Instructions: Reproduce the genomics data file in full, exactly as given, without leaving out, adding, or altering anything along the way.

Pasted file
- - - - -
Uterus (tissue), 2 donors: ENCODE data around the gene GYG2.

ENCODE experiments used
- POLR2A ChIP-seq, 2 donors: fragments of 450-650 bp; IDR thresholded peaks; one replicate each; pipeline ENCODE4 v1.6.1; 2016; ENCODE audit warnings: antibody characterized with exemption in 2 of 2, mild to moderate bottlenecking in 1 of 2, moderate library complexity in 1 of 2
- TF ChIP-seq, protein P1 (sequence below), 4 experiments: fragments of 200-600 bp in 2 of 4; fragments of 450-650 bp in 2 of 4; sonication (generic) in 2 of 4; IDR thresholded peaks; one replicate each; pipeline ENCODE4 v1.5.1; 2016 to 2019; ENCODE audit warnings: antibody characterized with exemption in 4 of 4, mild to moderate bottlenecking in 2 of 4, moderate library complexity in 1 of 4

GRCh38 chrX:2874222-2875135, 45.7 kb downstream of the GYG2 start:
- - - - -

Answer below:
Uterus (tissue), 2 donors: ENCODE data around the gene GYG2.

ENCODE experiments used
- POLR2A ChIP-seq, 2 donors: fragments of 450-650 bp; IDR thresholded peaks; one replicate each; pipeline ENCODE4 v1.6.1; 2016; ENCODE audit warnings: antibody characterized with exemption in 2 of 2, mild to moderate bottlenecking in 1 of 2, moderate library complexity in 1 of 2
- TF ChIP-seq, protein P1 (sequence below), 4 experiments: fragments of 200-600 bp in 2 of 4; fragments of 450-650 bp in 2 of 4; sonication (generic) in 2 of 4; IDR thresholded peaks; one replicate each; pipeline ENCODE4 v1.5.1; 2016 to 2019; ENCODE audit warnings: antibody characterized with exemption in 4 of 4, mild to moderate bottlenecking in 2 of 4, moderate library complexity in 1 of 4

GRCh38 chrX:2874222-2875135, 45.7 kb downstream of the GYG2 start: